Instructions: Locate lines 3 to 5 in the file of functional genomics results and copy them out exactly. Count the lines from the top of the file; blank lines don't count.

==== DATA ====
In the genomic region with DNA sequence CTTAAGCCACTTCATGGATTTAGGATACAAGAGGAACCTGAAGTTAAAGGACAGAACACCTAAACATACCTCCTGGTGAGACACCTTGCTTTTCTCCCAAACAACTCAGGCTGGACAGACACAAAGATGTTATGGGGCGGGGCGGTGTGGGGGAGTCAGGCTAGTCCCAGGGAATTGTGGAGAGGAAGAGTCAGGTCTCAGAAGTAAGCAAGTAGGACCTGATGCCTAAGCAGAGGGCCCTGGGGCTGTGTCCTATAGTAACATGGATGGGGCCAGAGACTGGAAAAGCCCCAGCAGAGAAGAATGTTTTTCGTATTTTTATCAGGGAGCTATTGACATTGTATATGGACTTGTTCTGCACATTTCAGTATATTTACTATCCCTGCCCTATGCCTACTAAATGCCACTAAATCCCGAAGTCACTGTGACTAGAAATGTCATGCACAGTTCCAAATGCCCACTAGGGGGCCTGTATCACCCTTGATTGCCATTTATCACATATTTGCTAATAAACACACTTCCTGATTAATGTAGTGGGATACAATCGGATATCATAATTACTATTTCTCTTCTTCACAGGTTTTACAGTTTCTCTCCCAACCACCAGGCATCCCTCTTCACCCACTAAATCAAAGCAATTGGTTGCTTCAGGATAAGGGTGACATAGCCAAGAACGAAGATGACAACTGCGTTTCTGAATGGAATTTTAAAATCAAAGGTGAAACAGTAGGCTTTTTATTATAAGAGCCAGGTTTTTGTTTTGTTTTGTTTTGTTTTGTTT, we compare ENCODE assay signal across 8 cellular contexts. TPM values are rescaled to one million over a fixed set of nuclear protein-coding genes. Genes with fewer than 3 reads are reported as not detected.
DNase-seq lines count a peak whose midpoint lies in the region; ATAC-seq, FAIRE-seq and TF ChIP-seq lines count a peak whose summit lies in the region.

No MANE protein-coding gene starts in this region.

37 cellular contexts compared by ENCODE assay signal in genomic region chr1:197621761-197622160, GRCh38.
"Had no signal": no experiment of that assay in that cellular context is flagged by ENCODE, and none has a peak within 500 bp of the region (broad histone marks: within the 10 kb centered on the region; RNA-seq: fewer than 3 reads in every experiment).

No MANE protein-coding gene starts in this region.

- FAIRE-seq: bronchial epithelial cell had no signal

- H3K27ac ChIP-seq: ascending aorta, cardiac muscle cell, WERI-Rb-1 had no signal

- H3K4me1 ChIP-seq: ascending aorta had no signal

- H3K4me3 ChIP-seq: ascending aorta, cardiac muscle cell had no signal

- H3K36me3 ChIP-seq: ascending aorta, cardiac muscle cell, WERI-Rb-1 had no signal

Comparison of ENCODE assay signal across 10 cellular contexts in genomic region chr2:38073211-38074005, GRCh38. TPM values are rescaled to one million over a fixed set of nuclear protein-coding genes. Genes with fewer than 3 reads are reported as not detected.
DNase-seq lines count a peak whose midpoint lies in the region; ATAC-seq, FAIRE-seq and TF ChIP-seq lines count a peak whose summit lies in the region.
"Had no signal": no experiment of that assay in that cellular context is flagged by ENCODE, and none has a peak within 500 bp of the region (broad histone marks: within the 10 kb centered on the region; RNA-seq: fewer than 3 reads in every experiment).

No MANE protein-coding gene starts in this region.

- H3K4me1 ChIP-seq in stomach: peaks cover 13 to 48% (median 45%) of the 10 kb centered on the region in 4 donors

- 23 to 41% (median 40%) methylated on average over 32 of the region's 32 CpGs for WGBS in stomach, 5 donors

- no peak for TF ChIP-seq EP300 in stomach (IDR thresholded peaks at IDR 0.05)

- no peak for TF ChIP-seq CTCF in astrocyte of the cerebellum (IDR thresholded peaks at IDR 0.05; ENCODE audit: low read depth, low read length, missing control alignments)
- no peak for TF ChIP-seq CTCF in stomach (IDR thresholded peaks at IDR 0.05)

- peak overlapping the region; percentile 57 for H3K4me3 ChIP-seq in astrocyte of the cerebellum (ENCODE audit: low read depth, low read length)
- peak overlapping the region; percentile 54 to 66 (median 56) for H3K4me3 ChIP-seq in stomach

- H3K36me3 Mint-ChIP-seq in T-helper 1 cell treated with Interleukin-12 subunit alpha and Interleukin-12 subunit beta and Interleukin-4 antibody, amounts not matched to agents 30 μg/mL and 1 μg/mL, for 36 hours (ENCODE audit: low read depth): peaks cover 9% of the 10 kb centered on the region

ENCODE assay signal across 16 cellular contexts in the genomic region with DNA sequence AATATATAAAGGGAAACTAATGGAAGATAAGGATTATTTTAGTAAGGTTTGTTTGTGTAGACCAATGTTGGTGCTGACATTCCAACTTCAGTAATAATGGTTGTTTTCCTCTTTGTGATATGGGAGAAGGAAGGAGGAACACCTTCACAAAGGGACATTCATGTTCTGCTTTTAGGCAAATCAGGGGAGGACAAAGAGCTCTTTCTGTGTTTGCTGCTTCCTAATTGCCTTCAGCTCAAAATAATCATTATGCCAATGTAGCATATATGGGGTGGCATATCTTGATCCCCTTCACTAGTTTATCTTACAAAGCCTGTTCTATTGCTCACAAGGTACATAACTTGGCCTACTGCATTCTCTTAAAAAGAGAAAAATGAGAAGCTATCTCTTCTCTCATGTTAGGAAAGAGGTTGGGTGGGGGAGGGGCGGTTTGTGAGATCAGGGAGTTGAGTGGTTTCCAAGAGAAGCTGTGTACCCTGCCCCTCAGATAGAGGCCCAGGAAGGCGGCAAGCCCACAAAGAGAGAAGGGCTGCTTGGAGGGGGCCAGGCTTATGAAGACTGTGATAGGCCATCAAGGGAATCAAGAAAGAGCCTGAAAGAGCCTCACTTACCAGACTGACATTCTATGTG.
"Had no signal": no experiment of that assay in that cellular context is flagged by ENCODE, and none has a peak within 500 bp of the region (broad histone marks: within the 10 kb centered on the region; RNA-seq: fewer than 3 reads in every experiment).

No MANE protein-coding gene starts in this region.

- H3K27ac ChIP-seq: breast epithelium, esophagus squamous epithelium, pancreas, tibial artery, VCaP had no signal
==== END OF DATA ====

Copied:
No MANE protein-coding gene starts in this region.

37 cellular contexts compared by ENCODE assay signal in genomic region chr1:197621761-197622160, GRCh38.
"Had no signal": no experiment of that assay in that cellular context is flagged by ENCODE, and none has a peak within 500 bp of the region (broad histone marks: within the 10 kb centered on the region; RNA-seq: fewer than 3 reads in every experiment).